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25th May 2024

UK confirms Graduate Route will remain in place; plans “crackdown” on student visas and “rogue agents”

Short on time? Here are the highlights:
  • The UK government has released the broad outline of proposals to more tightly regulate the international education sector
  • Agents in particular can expect more scrutiny
  • The Graduate Route – the UK policy for post-study work rights – will remain in place for the time being but is still “under review”
  • The government has announced that visa applications fell by almost a quarter in the first four months of 2024

Ahead of a snap general election called for 4 July 2024, and after months of speculation, a joint news release from the Home Office and Department of Education confirms that the UK’s current policy setting for post-study work rights (the Graduate Route) will remain in place. It makes clear as well, however, that the government intends to take further steps “to ensure the UK’s world-leading higher education sector is used for education, not as a gateway to immigration,” adding that:

“New proposals will further crackdown on student visas, ensuring only genuine students can come to the UK; [the Graduate] Route will be kept under review.”

The proposals are intended “to ensure the UK’s world-leading higher education sector is used for education, not as a gateway to immigration,” and the release warns that “options to go further remain under consideration.”

More specifically, the “crackdown” being proposed is especially directed at agents:

“The proposals would regulate the recruitment of international students, cracking down on rogue recruitment agents who encourage people to apply to British universities by mandating universities to sign up to a stringent framework for agents.”

The proposals include:

  • Tougher compliance standards for institutions recruiting international students, and “institutions who then fail to pass our visa checks, enrol or complete their courses, will risk losing their sponsor licence”;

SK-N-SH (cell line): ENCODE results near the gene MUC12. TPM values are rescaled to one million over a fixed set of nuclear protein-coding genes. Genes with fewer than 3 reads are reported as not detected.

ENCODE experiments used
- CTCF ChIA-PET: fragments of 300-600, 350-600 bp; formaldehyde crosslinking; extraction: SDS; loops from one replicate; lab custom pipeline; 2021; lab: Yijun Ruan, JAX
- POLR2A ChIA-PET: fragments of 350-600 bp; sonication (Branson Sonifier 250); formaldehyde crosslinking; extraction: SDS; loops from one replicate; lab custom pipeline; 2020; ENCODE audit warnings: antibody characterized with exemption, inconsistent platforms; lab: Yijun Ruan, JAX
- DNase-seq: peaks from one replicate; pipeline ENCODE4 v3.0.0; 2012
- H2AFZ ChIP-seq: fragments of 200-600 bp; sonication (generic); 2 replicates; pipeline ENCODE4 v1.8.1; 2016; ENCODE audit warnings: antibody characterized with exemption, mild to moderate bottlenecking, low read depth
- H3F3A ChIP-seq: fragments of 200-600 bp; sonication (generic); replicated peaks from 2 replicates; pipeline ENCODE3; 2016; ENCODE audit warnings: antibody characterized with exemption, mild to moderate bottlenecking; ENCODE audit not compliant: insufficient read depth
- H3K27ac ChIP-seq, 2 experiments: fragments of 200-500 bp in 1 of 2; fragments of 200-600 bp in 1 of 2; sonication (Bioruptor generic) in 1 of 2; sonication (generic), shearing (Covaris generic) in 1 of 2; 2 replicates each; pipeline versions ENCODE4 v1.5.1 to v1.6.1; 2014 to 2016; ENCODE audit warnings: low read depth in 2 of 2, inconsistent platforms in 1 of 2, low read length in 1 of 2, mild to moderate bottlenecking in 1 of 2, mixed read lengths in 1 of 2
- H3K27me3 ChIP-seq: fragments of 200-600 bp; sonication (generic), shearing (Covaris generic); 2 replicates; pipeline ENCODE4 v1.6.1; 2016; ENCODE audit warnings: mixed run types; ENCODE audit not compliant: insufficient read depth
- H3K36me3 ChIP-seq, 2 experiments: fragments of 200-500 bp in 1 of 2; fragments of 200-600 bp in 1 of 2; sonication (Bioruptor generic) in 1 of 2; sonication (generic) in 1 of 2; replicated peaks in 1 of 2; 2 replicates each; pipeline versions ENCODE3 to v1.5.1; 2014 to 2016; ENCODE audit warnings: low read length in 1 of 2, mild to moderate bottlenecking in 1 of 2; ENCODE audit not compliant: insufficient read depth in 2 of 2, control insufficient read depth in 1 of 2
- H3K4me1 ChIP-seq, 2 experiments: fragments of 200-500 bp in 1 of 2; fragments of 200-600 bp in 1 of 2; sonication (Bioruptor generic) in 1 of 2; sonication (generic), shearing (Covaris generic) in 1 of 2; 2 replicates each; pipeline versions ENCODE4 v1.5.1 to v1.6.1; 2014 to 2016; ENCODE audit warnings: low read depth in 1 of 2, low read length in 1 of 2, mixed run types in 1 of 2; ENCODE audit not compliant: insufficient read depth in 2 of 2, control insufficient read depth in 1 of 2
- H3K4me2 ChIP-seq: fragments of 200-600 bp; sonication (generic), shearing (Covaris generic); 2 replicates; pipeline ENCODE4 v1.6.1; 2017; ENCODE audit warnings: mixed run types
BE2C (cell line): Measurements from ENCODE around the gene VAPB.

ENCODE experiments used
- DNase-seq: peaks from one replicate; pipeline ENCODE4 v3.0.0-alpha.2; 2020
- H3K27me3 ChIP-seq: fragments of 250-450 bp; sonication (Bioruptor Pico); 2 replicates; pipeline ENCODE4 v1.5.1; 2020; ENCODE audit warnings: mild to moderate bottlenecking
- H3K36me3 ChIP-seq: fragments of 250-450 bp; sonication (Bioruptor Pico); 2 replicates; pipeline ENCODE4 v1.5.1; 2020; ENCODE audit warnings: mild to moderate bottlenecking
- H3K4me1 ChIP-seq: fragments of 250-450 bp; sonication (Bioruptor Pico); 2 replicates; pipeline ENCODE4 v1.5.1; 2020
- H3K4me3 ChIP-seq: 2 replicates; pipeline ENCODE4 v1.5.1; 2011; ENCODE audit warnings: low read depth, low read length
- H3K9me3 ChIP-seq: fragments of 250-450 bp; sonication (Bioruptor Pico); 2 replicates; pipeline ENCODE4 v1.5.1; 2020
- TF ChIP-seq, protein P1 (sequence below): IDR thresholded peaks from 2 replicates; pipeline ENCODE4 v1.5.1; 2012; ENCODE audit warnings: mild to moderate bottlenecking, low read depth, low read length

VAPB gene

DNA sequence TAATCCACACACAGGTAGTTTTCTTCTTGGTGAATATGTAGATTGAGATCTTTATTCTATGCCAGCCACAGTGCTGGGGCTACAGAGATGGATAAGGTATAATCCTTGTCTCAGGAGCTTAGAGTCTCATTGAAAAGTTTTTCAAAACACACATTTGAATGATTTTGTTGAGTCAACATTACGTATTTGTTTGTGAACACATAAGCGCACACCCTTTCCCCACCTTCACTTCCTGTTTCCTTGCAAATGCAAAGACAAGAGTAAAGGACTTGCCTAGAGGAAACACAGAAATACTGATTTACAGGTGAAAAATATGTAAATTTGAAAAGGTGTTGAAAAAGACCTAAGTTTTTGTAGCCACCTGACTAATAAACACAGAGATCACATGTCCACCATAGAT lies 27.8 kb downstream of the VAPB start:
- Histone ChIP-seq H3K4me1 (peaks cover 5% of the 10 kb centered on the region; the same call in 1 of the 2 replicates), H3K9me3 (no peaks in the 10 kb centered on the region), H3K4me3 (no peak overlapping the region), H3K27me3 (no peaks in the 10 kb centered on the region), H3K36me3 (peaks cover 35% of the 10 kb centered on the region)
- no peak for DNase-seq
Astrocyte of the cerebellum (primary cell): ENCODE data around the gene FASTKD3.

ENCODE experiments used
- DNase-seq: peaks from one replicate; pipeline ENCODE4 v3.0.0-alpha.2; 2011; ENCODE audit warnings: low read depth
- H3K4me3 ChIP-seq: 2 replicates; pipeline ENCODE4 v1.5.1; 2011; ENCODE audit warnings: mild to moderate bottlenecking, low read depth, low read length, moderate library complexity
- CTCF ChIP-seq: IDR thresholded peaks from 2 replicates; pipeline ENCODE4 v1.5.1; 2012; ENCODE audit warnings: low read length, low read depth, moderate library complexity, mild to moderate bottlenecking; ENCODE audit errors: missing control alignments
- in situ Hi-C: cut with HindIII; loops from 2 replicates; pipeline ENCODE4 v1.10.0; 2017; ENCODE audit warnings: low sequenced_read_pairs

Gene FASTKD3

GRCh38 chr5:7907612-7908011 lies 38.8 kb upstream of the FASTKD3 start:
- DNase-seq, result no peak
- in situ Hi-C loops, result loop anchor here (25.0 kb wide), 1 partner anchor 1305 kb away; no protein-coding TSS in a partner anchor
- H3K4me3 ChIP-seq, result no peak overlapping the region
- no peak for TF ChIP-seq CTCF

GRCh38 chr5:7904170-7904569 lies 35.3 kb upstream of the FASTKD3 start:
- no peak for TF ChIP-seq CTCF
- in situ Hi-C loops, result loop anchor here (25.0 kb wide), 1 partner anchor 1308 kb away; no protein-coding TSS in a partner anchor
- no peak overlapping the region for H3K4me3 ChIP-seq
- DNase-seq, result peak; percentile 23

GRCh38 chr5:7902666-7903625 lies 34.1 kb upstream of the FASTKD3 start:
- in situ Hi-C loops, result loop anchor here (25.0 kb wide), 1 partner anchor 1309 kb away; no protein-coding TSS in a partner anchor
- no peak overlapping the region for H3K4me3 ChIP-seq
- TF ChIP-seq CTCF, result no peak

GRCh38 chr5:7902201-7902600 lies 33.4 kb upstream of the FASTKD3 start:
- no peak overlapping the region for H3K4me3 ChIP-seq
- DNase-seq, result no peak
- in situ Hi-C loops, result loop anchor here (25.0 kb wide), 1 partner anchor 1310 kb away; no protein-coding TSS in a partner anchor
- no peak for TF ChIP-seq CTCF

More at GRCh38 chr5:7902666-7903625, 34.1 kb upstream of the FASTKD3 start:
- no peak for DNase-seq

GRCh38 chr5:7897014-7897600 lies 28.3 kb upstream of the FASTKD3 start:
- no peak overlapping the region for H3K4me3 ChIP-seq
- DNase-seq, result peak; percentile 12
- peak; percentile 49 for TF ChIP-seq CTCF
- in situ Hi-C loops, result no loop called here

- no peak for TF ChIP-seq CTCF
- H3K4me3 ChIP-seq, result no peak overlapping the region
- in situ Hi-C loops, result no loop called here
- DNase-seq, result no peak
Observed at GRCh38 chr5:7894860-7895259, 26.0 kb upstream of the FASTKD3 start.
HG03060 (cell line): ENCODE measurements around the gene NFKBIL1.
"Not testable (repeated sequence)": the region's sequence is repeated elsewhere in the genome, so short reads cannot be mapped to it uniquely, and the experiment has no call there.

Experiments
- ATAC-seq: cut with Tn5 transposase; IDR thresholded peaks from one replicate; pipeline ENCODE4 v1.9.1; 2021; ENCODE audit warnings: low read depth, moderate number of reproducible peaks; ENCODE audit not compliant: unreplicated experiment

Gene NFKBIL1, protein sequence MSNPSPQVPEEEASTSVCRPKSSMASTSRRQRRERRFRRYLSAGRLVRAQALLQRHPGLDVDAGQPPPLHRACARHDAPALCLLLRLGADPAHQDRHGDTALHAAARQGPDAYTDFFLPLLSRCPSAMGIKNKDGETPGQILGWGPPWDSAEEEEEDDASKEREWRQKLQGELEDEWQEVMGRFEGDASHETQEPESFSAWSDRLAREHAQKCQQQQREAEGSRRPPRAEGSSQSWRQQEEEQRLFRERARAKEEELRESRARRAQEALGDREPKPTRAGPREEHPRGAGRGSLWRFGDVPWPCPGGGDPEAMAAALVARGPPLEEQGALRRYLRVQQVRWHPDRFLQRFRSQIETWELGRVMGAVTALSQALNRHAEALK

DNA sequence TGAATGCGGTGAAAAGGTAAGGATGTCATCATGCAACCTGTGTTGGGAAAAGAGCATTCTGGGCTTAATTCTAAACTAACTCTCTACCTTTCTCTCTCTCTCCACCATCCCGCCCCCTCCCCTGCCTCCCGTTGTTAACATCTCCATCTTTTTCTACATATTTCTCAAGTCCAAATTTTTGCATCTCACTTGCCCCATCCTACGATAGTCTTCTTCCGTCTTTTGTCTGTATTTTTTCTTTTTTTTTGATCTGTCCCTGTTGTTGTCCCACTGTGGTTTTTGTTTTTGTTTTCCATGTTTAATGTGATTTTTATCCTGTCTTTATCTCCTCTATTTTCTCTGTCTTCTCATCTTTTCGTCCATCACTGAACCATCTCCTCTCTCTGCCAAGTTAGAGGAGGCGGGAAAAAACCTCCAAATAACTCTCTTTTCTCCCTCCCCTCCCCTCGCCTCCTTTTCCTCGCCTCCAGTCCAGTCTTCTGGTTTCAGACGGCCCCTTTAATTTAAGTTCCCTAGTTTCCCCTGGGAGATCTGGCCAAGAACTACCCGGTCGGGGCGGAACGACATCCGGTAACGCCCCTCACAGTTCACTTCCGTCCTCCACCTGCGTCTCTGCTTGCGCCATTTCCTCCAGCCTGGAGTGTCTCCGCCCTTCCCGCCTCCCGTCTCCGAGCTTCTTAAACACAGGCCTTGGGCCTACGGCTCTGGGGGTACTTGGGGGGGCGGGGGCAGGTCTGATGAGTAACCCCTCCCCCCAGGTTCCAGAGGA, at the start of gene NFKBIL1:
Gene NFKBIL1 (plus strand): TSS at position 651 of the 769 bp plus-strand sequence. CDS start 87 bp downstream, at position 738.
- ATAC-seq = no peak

• Universities being required to commit to a quality assurance framework for agents;
  • An increase in financial maintenance requirements “so international students will have to prove their financial self-sufficiency”;
  • A review of English language assessments “with the objective of standardising independent assessments, ensuring all international students are equipped with the skills to understand their course materials – or they shouldn’t expect a place at a UK university”;
  • Restrictions on remote delivery to “ensure all overseas students are predominantly undertaking face-to-face courses.”

No further detail on the proposed measures has yet been provided.

Applications down by almost a quarter in the first four months of 2024

Home Secretary, James Cleverly, announced that new measures introduced to reduce migration to the UK – including the removal of most student dependants’ right to accompany students to the UK – have already driven down student visa applications by almost a quarter in the first four months of 2024:  

“We have taken decisive and necessary action to deliver the largest cut in legal migration in our country’s history. Applications are already falling sharply, down by almost a quarter on key routes in the first four months of this year compared to last, with the full impact of our package still to be seen.”

But he stressed the need to do more: